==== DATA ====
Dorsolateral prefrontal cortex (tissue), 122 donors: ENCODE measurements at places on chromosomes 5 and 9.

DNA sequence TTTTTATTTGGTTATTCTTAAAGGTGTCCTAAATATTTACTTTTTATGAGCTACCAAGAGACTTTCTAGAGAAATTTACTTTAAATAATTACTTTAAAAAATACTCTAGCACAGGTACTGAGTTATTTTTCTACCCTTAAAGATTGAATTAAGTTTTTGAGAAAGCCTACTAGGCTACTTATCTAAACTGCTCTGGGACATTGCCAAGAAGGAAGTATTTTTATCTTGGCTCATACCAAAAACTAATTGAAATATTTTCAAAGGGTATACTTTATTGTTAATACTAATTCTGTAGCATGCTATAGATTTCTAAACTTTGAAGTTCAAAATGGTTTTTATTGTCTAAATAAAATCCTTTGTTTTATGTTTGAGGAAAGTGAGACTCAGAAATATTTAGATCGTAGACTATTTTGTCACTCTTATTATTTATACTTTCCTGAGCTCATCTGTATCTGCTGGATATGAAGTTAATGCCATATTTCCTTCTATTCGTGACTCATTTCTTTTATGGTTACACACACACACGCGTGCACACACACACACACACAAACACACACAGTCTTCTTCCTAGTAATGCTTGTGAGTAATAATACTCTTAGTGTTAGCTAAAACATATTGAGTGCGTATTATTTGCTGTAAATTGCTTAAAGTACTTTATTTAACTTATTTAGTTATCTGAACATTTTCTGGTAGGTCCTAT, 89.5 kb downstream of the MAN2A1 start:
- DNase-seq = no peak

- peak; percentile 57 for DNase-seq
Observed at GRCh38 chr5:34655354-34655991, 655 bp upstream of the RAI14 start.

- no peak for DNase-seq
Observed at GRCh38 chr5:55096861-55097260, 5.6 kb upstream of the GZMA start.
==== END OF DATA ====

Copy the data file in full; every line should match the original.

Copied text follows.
Dorsolateral prefrontal cortex (tissue), 122 donors: ENCODE measurements at places on chromosomes 5 and 9.

DNA sequence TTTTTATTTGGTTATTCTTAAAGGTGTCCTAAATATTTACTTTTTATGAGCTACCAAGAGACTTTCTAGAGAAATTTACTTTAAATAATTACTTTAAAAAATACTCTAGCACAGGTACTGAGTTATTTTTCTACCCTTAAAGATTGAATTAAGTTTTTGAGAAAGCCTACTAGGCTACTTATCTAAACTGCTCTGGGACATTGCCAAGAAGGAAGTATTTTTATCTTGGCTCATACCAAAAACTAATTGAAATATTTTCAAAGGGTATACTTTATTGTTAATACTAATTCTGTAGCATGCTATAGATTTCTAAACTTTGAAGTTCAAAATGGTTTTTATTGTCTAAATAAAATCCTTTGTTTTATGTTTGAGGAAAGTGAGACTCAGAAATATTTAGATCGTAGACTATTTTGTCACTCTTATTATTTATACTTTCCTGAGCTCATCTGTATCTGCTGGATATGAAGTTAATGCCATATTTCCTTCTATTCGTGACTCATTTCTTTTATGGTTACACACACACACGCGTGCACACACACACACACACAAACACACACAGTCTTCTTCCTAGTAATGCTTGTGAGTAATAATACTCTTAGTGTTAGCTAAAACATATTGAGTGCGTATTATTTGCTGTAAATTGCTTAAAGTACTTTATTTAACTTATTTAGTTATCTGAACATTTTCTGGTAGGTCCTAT, 89.5 kb downstream of the MAN2A1 start:
- DNase-seq = no peak

- peak; percentile 57 for DNase-seq
Observed at GRCh38 chr5:34655354-34655991, 655 bp upstream of the RAI14 start.

- no peak for DNase-seq
Observed at GRCh38 chr5:55096861-55097260, 5.6 kb upstream of the GZMA start.